The process of editing a film can be terrifying for a director. There is always the prospect of finding a sequence that will not cut together. But working with a good film editor is hugely creative and fulfilling. Problems do arise but great things can happen. Richard Pilbrow says in his new book, A Theatre Project that he was completely captivated by the process. ‘Moving a few frames from here to there, could change the whole emphasis of a scene.’ On the whole editing is an exciting, yet more relaxing time for the director than having to lead a massive crew out on location. And the actors are never around.
Sadly I never met Michael Bradsell who edited Swallows and Amazons. Like many others on our film crew he’d worked with Claude Whatham before on the movie That’ll be the Day. He went to on edit many great movies; Local Hero for Bill Forsyth and David Puttman, Henry V for Kenneth Branagh and Wilde, which starred Stephen Fry. Oh, to think that he hauled my image over his Steenbeck.
I remember that when I saw Henry V at the Curzon Cinema in Mayfair, in 1989, there was something terribly wrong with the projection. The lip-sync was out. Kenneth Branagh’s voice was delivered after his lips started moving. It was most off-putting. I knew all about lip-sync because I had been involved in dubbing movies since I was twelve. For, it was back in 1973, when Claude Whatham was working on the sound track for Swallows and Amazons that, rather unusually, I was summons to the EMI Elstreee Studios.
Sophie Neville at the EMI Elstree Studios in 1973
Visiting Elstree Studios was exciting. I remember meeting the Dubbing Mixer and being there with the other Swallows, but I don’t think we saw anyone else in the cast. Suzanna came along with her nine-year-old cousin who was called Seymour – a very bright boy who was wearing stripey canvas trousers like a deck chair. Mummy had bought me a smart new dress that was the height of fashion. Looking at the photograph I rather wish she hadn’t bothered.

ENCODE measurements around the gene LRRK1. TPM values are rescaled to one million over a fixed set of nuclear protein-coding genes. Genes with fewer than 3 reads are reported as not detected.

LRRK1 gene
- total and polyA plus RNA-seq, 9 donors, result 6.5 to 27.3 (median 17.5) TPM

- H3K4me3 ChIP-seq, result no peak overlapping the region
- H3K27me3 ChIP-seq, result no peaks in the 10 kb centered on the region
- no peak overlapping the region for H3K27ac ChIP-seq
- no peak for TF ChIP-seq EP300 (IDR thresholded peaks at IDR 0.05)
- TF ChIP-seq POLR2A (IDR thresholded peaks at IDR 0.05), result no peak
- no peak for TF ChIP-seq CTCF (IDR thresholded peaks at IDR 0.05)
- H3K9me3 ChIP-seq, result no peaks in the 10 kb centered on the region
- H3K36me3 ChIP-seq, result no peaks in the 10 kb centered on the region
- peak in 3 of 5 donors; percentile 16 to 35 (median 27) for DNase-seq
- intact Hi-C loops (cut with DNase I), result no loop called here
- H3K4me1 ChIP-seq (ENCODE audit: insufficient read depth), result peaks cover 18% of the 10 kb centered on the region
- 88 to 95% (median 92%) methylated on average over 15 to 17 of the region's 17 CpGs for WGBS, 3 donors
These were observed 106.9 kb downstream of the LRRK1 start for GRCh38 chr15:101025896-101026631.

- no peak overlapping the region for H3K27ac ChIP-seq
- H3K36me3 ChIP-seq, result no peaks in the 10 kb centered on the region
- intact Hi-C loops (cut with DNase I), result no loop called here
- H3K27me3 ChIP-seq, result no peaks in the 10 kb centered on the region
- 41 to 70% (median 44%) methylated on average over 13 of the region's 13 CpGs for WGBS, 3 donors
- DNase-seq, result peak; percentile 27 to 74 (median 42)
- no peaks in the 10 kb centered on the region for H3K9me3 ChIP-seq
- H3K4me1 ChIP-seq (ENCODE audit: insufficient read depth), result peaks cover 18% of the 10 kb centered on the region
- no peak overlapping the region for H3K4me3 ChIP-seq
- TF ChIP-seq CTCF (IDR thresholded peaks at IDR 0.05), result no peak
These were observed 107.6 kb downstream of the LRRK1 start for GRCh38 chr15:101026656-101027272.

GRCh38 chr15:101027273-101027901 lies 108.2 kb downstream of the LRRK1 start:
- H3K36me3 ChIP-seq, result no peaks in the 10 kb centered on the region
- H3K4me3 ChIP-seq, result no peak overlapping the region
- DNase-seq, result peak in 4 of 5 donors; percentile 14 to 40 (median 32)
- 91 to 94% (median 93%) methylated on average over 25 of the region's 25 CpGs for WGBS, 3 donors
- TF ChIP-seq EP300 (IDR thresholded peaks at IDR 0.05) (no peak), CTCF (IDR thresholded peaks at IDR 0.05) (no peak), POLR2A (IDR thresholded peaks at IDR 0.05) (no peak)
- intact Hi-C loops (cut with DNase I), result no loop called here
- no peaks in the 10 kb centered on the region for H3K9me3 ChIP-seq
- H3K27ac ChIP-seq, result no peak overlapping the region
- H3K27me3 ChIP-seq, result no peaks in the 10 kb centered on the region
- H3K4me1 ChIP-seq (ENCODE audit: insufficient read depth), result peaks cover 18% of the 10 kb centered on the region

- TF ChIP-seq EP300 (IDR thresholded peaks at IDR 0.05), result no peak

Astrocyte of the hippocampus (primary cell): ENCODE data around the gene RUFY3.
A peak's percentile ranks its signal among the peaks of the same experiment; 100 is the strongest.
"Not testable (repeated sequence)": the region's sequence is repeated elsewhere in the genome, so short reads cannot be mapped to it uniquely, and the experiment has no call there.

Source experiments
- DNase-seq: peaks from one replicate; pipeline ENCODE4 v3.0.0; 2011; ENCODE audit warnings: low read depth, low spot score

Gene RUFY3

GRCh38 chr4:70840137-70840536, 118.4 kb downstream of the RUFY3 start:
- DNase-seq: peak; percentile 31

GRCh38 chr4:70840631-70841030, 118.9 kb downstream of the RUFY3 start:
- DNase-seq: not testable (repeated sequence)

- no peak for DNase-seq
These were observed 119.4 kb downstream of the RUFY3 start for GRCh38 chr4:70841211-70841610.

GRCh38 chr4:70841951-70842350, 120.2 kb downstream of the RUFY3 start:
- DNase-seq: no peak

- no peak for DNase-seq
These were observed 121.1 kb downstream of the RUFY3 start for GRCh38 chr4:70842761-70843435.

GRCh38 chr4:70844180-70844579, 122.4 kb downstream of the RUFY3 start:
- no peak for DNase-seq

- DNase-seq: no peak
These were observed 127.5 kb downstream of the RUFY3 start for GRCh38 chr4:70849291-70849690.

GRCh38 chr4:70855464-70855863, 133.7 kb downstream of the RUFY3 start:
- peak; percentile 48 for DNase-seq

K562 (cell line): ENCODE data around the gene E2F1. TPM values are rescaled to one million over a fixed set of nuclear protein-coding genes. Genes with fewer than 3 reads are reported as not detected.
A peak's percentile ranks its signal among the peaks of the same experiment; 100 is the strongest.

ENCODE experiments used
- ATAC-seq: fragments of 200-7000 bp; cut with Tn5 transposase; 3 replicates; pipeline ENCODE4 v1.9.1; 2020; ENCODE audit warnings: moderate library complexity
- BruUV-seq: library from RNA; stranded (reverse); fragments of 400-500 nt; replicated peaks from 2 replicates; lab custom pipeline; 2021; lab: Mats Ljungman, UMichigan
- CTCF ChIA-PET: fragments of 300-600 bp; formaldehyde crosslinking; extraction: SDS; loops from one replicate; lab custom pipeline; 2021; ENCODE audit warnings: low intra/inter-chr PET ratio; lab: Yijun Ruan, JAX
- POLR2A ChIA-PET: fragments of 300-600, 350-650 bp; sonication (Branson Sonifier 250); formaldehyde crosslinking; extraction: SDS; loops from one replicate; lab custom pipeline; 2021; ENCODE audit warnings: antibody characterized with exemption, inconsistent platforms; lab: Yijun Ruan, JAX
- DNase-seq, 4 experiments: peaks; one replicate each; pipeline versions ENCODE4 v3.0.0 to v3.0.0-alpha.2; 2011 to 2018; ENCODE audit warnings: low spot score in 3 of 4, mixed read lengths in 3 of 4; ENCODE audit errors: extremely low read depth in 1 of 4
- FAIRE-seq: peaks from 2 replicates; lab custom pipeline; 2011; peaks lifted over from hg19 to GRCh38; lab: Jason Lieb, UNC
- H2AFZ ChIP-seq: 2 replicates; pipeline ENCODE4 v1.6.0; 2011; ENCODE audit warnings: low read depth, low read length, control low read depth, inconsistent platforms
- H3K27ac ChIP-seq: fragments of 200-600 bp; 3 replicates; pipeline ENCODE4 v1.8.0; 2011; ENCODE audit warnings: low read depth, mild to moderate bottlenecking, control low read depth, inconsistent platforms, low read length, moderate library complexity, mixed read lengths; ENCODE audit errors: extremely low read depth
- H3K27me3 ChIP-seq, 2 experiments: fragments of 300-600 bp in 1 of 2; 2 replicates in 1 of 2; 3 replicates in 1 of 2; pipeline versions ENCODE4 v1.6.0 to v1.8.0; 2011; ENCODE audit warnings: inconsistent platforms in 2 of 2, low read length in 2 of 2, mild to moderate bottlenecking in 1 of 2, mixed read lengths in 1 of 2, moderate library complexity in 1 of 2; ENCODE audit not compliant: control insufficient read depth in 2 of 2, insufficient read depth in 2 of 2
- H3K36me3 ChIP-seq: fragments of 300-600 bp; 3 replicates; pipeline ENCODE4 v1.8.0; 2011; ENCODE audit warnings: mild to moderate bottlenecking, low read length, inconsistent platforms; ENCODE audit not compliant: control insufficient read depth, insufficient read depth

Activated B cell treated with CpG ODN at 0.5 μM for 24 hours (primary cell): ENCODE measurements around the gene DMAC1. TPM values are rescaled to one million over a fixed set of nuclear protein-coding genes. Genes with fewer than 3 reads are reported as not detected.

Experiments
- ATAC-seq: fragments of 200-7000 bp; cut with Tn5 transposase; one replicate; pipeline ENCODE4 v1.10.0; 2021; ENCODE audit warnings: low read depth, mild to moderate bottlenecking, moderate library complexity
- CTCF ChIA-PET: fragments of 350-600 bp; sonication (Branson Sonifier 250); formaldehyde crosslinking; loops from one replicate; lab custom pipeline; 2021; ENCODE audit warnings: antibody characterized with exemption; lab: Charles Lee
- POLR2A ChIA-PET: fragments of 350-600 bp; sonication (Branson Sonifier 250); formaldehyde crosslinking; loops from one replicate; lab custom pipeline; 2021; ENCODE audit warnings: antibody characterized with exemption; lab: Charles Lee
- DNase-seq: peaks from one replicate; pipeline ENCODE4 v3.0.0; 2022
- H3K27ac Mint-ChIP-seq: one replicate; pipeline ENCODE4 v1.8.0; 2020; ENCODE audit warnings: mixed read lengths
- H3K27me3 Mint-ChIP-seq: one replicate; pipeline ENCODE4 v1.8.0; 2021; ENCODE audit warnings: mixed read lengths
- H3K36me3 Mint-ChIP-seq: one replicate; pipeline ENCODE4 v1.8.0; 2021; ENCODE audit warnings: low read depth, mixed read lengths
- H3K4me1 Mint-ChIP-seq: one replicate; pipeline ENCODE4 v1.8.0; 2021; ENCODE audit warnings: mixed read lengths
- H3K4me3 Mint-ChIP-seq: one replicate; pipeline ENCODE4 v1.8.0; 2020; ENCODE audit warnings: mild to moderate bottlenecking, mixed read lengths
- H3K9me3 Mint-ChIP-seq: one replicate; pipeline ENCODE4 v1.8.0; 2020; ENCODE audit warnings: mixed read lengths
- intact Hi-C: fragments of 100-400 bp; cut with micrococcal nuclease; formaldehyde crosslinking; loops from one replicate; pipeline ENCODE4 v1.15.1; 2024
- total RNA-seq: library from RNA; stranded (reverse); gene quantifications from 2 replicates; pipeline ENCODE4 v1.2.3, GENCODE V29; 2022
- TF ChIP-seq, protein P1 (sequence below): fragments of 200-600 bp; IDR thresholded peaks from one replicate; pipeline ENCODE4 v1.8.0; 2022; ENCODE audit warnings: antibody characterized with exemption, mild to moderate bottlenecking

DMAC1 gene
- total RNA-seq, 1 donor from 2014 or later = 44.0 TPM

We were led into a huge dubbing theater hung with long black drapes around a high white screen. Claude explained that he needed to re-record our dialogue for various sequences. This was because the original soundtrack had been spoilt by the sound of motorboats, car horns or simply the wind. At first we were handed dubbing scripts, but it was difficult to look at them as well as the screen. As we could still remember our lines we didn’t need them. Instead, we stood in front of microphones on spindly stands and sung out the words we knew as sections of the film were projected. To help up a thick black cue-line would pass across the scene. When it hit one side it was time to start speaking. This was to ensure that our voices would be in sync with out lips. It could help, it could be off-putting. In the end we just went for it naturally. After each ‘take’ the film would be re-wound and we would go-again. There is a scene in at the Amazon Boathouse when John scrunches up the Amazon’s message and throws it in the water. It amused us to see this in reverse.